Amin Maalouf, The Crusades Through Arab Eyes

“There is much in Judeo-Christian doctrine and history that can be used to support a peace system, but it is so far a minor current. The main stream has adopted the violent, dominator mode of late Palestinian Judaism with its foundation in Old Testament holy war. It is a somber fact of history that in the name of Christ men have murdered and condoned murder, tortured women and children, slaughtered in war, and executed each other without remorse. The Crusaders saw Jesus in terms of their own society, that is, as their feudal lord.”
Kent D. Shifferd, From War to Peace: A Guide to the Next Hundred Years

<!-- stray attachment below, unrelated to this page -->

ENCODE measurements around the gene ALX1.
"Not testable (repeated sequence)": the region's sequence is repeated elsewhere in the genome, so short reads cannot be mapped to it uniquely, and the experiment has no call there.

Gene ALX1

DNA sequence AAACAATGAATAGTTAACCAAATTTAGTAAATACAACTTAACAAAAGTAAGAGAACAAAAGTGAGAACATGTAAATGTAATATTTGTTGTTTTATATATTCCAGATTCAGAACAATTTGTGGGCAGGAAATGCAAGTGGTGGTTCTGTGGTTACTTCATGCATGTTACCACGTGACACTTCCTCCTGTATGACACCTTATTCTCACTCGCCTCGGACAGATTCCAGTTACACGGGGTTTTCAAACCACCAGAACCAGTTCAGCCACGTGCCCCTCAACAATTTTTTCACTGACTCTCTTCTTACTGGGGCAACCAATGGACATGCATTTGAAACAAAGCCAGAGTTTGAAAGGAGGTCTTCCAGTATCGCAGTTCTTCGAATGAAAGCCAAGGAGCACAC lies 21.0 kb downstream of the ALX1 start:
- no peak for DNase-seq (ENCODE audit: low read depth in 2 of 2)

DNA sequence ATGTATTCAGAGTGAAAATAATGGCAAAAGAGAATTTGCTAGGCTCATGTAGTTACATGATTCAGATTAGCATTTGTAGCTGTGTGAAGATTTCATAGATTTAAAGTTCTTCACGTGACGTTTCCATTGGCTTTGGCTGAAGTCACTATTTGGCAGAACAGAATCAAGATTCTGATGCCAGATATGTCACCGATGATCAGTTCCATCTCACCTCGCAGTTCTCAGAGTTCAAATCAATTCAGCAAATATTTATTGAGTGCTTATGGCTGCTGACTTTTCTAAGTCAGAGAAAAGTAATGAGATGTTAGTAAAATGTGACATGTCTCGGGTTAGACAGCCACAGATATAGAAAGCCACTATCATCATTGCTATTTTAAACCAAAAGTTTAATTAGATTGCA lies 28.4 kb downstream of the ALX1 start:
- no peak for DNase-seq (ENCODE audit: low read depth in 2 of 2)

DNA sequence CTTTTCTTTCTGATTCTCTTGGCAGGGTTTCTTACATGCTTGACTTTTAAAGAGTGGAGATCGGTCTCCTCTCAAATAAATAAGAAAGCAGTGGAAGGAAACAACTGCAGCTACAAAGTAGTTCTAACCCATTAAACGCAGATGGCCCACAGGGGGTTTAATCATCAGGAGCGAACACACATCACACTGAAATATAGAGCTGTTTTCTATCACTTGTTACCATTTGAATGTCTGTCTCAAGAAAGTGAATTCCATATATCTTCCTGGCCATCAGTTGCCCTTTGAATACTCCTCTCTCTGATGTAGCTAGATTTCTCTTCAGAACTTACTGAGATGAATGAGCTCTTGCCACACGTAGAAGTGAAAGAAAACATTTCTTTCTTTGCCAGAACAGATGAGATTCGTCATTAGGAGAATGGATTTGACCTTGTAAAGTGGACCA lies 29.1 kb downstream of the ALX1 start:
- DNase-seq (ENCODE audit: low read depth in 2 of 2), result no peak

A.D. Aliwat
“The Church is as corrupt as, or more corrupt than, most people. Between the Crusades, the sex scandals over the last few decades, and everything in between, who are they to judge? That’s right: no one. They are far from perfect. Like us. But they keep trying. And they do it in a way that is simple, dependable. Familiar. And that should be worth something to someone who says they are good or are trying to be but who is in actuality bad.”
A.D. Aliwat, In Limbo